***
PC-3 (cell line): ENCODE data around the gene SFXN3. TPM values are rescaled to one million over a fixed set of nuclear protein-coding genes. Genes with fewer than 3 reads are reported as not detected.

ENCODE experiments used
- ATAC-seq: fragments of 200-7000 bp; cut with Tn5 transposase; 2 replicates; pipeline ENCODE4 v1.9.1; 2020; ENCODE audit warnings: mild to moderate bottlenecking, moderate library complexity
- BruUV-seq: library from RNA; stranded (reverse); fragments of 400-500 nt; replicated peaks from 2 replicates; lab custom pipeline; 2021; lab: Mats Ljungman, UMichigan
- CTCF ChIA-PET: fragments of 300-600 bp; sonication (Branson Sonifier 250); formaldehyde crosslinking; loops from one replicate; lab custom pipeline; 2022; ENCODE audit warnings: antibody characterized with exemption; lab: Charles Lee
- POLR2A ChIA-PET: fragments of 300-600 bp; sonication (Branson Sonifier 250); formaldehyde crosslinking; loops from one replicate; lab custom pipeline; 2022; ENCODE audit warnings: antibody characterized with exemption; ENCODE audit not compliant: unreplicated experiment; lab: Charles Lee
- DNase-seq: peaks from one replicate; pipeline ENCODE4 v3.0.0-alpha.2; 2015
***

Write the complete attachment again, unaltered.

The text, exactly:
PC-3 (cell line): ENCODE data around the gene SFXN3. TPM values are rescaled to one million over a fixed set of nuclear protein-coding genes. Genes with fewer than 3 reads are reported as not detected.

ENCODE experiments used
- ATAC-seq: fragments of 200-7000 bp; cut with Tn5 transposase; 2 replicates; pipeline ENCODE4 v1.9.1; 2020; ENCODE audit warnings: mild to moderate bottlenecking, moderate library complexity
- BruUV-seq: library from RNA; stranded (reverse); fragments of 400-500 nt; replicated peaks from 2 replicates; lab custom pipeline; 2021; lab: Mats Ljungman, UMichigan
- CTCF ChIA-PET: fragments of 300-600 bp; sonication (Branson Sonifier 250); formaldehyde crosslinking; loops from one replicate; lab custom pipeline; 2022; ENCODE audit warnings: antibody characterized with exemption; lab: Charles Lee
- POLR2A ChIA-PET: fragments of 300-600 bp; sonication (Branson Sonifier 250); formaldehyde crosslinking; loops from one replicate; lab custom pipeline; 2022; ENCODE audit warnings: antibody characterized with exemption; ENCODE audit not compliant: unreplicated experiment; lab: Charles Lee
- DNase-seq: peaks from one replicate; pipeline ENCODE4 v3.0.0-alpha.2; 2015